If so, what are the extra costs of decarbonization measures?
Eurocontrol has published its latest Think Paper, the 16th in a series of thought-provoking studies, providing an in-depth assessment of what cutting emissions by 55% in 2030 compared to 1990 levels would mean for European aviation in practical terms. Eurocontrol’s analysis is aligned with the planned policy proposals associated with the EU Green Deal as well as other initiatives from across Europe. The estimates are based on the three traffic scenarios – High, Base and Low – published in the recent Eurocontrol Aviation Outlook 2050.
The paper demonstrates that a 55% reduction in CO2 emissions by 2030 is achievable in all three scenarios, but its success is heavily reliant on Market Based Measures, mainly via the EU Emissions Trading System (ETS), which will make an 83% contribution to the net reduction.
On the policy side, the Think Paper assesses the impact and the extra cost of Sustainable Aviation Fuel (SAF) uptake, the impact of ramping up kerosene taxes, and the phasing out of free emissions allowances. The paper estimates that the cumulative extra cost to the aviation industry over the period 2022-2030 of these decarbonisation measures will amount to €62 billion, comprising:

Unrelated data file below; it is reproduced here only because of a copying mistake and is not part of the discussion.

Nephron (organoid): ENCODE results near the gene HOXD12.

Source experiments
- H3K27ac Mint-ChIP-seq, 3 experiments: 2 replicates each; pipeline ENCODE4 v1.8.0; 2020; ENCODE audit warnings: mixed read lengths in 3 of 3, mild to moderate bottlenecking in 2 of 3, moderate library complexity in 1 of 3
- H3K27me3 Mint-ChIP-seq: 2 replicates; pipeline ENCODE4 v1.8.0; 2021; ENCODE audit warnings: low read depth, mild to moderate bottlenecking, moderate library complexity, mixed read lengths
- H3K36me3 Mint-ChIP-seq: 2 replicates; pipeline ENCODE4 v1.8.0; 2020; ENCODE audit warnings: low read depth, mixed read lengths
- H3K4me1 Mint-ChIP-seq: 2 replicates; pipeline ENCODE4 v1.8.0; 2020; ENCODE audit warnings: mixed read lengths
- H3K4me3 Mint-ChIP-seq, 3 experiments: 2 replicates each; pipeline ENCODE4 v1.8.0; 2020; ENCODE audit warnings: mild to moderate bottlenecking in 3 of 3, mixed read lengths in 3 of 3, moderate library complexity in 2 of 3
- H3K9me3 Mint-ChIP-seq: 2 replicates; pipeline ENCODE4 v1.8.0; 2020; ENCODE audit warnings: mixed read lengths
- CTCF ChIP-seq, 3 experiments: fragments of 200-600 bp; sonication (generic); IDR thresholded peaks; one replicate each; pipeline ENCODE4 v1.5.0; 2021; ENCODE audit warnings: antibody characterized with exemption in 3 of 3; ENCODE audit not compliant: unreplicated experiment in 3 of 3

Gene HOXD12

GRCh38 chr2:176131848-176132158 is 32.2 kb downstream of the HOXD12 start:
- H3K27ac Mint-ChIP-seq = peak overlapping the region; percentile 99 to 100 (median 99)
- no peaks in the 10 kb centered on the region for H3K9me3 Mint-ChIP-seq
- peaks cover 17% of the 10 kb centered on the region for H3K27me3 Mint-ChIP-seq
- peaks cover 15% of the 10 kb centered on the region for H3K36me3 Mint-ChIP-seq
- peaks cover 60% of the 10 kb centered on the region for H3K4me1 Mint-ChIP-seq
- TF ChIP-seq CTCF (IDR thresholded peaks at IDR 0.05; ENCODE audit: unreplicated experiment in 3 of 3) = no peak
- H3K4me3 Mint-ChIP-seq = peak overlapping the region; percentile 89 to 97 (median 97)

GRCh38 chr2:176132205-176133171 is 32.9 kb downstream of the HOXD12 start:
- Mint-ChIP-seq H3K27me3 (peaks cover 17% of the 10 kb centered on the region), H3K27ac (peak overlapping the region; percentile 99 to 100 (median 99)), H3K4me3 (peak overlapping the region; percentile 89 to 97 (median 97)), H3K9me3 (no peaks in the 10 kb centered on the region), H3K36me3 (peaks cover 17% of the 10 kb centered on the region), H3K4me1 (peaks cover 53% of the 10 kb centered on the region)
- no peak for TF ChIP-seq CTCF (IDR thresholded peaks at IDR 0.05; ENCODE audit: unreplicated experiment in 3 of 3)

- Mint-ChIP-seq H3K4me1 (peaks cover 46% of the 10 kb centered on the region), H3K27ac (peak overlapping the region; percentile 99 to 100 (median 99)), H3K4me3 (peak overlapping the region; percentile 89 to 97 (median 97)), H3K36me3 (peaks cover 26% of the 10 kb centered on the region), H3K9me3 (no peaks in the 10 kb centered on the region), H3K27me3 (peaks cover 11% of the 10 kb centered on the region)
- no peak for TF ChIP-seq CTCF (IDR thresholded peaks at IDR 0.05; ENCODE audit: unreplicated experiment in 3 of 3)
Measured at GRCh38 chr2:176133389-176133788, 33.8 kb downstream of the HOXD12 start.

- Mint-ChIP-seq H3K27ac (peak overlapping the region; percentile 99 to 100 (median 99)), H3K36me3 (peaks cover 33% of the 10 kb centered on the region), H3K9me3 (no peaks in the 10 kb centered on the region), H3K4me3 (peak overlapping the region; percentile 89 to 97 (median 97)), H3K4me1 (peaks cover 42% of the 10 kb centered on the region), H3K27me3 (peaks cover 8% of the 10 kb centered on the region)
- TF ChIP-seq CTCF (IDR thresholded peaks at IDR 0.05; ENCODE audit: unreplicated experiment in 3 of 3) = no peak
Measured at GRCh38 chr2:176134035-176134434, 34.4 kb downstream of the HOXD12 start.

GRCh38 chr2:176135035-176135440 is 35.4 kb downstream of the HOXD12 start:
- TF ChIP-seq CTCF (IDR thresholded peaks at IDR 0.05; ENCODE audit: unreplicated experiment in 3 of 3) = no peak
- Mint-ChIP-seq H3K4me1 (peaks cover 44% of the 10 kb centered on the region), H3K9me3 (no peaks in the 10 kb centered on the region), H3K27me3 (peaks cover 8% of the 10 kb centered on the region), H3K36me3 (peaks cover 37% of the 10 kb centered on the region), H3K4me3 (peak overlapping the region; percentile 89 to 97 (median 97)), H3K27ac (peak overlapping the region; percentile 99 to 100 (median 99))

The extra cost to the airline industry in 2030 alone is estimated at €14 billion.
However, Eurocontrol finds that industry-driven measures are capable of playing a major part in achieving the required net emissions savings and offsetting the extra costs of decarbonisation. The positive impact of measures such as the implementation of the Single European Sky, other operational improvements and accelerated fleet renewal could drastically reduce the extra cost by €33 billion over the same period, lowering the cumulative cost to the industry to €29 billion.
For Eamonn Brennan, Eurocontrol Director General, “this is a challenging time for the European aviation industry, but the pathway to decarbonisation is attainable: aviation can cut CO2 emissions by 55% by 2030 compared to 1990 levels. However, its success will rely very heavily on Market Based Measures. While implementing policy decarbonisation measures will create significant extra costs for airlines, improvements led by the aviation industry are capable of bringing the extra cumulative costs significantly down from €62 billion to €29 billion by 2030. There is a pressing need to ramp up swiftly SAF production and usage enabling SAFs to compete with conventional kerosene. And if the sector returns to profitability, our High traffic scenario will drive increased revenues which will play a fundamental role in accelerating investment in new technology and thus driving the sustainability transformation. We need to accelerate aviation decarbonisation by prioritising actions, fostering the transition by inter alia offering financial support and encouraging alliances, and balancing taxation with the need for aviation to recover.”
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